Creating a corps based federal work program to legalize undocumented immigrants
Aniel, Krista Legaspi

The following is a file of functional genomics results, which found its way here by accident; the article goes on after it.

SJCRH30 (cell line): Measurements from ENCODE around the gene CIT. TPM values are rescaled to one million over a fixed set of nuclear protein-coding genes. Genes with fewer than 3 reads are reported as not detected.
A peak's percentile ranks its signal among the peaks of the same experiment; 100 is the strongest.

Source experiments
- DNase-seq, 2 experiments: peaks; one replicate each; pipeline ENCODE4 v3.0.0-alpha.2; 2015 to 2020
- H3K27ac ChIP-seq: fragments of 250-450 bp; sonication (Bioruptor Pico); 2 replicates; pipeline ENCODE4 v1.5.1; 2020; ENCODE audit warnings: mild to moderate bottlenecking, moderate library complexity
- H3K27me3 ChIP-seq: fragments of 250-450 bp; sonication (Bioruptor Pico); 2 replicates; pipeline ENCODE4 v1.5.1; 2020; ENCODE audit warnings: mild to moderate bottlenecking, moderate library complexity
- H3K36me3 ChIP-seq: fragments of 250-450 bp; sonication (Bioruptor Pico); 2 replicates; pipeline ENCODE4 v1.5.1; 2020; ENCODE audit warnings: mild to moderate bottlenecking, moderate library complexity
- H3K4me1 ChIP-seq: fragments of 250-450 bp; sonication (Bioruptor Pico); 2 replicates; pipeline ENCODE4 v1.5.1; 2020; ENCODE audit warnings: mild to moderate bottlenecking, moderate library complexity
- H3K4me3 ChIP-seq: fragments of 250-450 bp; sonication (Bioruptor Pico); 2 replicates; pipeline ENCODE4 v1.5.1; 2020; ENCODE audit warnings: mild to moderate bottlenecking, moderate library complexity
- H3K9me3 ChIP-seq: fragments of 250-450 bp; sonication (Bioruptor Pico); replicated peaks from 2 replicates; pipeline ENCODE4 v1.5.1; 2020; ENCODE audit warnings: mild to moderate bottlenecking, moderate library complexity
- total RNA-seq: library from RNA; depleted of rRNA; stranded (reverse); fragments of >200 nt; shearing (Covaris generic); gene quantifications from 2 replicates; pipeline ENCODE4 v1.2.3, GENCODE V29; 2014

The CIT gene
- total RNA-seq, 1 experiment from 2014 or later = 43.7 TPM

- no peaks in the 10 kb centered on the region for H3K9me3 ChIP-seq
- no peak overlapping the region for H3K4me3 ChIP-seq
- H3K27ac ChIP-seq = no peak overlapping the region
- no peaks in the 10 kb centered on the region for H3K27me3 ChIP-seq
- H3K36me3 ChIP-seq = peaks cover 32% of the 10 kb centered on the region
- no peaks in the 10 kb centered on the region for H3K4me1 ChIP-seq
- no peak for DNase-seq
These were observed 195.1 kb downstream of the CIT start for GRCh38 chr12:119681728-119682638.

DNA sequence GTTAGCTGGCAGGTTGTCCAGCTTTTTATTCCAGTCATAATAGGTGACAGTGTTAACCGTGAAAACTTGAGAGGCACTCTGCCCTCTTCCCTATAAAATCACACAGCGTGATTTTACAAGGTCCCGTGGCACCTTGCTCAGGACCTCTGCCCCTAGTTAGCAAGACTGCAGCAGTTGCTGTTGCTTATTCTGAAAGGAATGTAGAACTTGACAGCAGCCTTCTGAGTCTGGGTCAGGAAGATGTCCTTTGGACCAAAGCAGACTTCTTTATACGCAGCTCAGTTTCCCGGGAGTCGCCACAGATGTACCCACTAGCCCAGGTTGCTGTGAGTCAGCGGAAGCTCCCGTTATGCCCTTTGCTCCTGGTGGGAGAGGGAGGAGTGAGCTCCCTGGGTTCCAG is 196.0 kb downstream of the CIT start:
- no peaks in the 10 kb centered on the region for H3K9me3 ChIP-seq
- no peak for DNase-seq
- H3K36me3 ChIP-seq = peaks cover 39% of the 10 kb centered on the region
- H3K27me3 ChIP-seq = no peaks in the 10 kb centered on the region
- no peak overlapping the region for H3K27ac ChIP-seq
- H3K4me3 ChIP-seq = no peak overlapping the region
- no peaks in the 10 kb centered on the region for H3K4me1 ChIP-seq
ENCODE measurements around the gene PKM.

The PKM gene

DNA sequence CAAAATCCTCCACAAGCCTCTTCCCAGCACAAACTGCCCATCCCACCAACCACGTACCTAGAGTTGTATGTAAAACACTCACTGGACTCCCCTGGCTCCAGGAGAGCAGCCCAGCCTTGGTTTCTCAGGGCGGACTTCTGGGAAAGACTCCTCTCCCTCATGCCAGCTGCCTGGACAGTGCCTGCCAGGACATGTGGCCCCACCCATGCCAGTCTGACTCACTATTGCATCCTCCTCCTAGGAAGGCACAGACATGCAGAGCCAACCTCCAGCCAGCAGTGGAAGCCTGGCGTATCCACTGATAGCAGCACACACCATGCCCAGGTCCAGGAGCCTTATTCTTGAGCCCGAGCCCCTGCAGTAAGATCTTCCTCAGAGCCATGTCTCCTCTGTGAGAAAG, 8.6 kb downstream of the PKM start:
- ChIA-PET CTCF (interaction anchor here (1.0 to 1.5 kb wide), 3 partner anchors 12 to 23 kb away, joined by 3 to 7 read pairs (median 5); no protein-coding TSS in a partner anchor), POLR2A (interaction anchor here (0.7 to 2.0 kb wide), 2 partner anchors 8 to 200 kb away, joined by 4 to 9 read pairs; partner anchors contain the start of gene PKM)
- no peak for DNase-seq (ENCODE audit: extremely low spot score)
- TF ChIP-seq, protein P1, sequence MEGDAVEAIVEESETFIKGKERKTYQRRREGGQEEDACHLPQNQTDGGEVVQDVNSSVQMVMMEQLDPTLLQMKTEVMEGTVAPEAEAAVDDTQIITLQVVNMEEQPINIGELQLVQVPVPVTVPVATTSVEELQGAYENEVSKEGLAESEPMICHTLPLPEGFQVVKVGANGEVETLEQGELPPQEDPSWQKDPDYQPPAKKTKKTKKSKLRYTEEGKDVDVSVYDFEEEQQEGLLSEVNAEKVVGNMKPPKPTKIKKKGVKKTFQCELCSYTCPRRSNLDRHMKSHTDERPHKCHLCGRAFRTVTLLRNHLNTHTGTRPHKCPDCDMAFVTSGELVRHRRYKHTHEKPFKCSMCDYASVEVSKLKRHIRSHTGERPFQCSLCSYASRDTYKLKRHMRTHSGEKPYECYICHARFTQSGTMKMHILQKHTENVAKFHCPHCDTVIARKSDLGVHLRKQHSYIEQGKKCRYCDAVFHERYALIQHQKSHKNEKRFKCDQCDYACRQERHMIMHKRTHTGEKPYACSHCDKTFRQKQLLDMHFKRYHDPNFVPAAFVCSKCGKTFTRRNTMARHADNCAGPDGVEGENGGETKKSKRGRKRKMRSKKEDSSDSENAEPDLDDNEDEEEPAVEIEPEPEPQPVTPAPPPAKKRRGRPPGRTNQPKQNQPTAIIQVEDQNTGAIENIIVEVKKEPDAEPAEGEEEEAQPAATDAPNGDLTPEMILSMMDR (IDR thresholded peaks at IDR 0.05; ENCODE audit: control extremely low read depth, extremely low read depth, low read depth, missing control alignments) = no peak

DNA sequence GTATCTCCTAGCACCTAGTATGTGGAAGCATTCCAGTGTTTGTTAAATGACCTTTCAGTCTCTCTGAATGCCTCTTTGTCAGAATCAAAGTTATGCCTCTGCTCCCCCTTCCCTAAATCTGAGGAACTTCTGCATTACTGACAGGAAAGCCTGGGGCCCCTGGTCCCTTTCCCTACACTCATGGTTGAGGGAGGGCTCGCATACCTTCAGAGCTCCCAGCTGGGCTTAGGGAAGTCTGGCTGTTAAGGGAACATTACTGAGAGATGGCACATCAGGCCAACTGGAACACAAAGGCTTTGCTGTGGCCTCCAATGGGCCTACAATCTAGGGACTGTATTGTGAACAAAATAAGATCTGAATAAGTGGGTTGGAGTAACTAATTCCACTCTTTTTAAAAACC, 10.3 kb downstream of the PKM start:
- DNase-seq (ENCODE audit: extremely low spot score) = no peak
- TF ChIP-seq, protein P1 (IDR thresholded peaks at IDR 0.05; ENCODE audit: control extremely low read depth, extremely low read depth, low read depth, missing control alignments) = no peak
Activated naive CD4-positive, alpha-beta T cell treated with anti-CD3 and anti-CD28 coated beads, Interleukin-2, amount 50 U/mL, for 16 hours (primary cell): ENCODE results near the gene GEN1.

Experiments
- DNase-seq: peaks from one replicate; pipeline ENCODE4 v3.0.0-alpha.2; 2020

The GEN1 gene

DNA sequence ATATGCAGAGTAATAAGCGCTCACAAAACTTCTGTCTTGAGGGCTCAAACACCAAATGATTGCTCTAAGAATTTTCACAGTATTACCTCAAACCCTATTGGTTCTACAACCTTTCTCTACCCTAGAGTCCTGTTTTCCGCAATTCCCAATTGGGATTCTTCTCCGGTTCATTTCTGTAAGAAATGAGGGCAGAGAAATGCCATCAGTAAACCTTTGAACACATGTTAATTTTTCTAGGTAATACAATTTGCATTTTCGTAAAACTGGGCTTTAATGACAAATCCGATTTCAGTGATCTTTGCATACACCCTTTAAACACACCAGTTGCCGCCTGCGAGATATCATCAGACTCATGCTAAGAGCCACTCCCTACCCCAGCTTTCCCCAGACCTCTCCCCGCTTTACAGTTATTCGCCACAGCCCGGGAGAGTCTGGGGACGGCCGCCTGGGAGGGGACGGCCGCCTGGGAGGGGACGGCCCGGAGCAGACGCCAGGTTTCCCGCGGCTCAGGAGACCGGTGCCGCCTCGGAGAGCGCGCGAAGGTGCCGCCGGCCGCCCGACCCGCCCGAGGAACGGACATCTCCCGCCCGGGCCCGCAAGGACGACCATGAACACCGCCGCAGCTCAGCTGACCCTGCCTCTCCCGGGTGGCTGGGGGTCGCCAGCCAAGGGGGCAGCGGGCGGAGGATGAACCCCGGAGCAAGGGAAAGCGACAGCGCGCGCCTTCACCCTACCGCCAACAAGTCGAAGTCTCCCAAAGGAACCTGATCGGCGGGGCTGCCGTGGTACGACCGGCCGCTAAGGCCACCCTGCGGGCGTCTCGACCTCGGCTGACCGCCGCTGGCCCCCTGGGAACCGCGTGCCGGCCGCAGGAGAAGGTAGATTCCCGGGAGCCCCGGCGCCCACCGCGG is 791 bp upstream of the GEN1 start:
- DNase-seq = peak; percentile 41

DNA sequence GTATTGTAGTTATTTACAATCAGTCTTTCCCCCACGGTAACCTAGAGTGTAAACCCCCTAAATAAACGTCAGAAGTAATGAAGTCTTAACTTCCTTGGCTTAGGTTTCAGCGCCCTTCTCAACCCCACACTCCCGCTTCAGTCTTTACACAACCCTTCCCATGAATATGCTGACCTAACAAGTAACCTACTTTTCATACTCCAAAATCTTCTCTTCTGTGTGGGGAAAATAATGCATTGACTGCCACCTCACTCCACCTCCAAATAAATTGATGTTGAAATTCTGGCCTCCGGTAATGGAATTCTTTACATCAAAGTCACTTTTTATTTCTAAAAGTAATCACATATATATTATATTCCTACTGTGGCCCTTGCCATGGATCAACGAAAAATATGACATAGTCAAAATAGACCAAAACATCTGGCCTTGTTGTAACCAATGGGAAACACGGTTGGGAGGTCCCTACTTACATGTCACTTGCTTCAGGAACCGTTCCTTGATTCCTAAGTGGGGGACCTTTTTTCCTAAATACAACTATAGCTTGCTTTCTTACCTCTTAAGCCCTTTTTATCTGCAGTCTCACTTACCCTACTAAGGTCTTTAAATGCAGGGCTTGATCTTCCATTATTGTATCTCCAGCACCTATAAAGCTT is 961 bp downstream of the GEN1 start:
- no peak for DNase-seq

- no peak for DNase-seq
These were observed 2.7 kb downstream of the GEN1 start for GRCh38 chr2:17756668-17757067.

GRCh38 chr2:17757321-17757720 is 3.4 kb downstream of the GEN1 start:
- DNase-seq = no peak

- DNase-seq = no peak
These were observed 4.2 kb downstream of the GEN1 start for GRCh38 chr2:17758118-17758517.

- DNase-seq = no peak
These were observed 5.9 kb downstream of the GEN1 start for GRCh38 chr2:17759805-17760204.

Thesis (M.A.L.S.)--Georgetown University, 2009.; Includes bibliographical references. For decades, immigration control policy has sought the legalization of undocumented immigrants. Although the Immigration Reform and Control Act of 1986 (IRCA, P.L. 99-603) achieved limited success in legalizing three million undocumented immigrants, the potential of the program was never fully tapped. The Comprehensive Immigration Reform Act (CIRA, S.2611) passed by the Senate in 2006, was to provide amnesty to approximately ten million undocumented immigrants currently residing in the United States. However, the bill failed to pass the conference committee and died at the end of the 109th Congress. Considerable opposition still exists among immigration restrictionists and social conservatives to the idea of amnesty for undocumented workers. Given the divided public opinion, practical solutions for legalizing undocumented immigrants have yet to be implemented.; By applying the Depression Era's Civilian Conservation Corps (CCC) model to a federal work program for undocumented immigrants, the government does not need to "reinvent the wheel" in solving matters of illegal immigration. A corps based legalization program can be used to put undocumented immigrants currently living in the United States on a tough, but fair pathway towards citizenship. Under the corps model, undocumented immigrants may earn the rights to citizenship by investing in their communities through public work programs, green job acts, and by relieving disaster stricken communities.; This corps based legalization program would put in place the necessary oversight for creating an employment verification system, maintaining fair wages, issuing lawful work permits, and in terminating the job magnet or "under-the-table" work for undocumented immigrants. As a temporary agency, this legalization program seeks to prevent future waves of illegal immigration to the United States. Moreover, this corps based legalization program would promote development, protect the nation's land and resources, and sustain the welfare system by generating taxable incomes and health care benefits for the undocumented. Under the corps model's education policy, illegal immigrants may also receive significant educational opportunities such as vocational training, English language instruction, and citizenship classes.; The creation of a corps based federal work program to legalize undocumented immigrants has the potential to achieve comprehensive immigration reform while stimulating the economy, protecting the environment, and boosting national security. This thesis will present the corps model as a win-win policy in achieving comprehensive immigration reform.
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